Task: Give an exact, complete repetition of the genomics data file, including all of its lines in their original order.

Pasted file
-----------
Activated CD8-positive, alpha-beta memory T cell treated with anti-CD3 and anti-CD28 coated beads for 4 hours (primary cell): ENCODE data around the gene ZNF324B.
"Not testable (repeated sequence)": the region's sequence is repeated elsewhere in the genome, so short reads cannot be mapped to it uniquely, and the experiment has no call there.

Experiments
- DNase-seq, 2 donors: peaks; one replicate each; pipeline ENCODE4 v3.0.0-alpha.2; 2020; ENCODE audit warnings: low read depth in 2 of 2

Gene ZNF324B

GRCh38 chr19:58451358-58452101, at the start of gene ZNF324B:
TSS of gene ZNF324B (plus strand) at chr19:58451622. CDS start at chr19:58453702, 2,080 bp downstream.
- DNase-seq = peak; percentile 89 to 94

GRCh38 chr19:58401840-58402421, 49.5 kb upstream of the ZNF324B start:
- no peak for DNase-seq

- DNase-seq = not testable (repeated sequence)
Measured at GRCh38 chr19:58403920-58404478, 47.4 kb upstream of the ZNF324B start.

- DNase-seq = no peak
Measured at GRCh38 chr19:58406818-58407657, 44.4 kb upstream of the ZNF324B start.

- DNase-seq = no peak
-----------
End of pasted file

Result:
Activated CD8-positive, alpha-beta memory T cell treated with anti-CD3 and anti-CD28 coated beads for 4 hours (primary cell): ENCODE data around the gene ZNF324B.
"Not testable (repeated sequence)": the region's sequence is repeated elsewhere in the genome, so short reads cannot be mapped to it uniquely, and the experiment has no call there.

Experiments
- DNase-seq, 2 donors: peaks; one replicate each; pipeline ENCODE4 v3.0.0-alpha.2; 2020; ENCODE audit warnings: low read depth in 2 of 2

Gene ZNF324B

GRCh38 chr19:58451358-58452101, at the start of gene ZNF324B:
TSS of gene ZNF324B (plus strand) at chr19:58451622. CDS start at chr19:58453702, 2,080 bp downstream.
- DNase-seq = peak; percentile 89 to 94

GRCh38 chr19:58401840-58402421, 49.5 kb upstream of the ZNF324B start:
- no peak for DNase-seq

- DNase-seq = not testable (repeated sequence)
Measured at GRCh38 chr19:58403920-58404478, 47.4 kb upstream of the ZNF324B start.

- DNase-seq = no peak
Measured at GRCh38 chr19:58406818-58407657, 44.4 kb upstream of the ZNF324B start.

- DNase-seq = no peak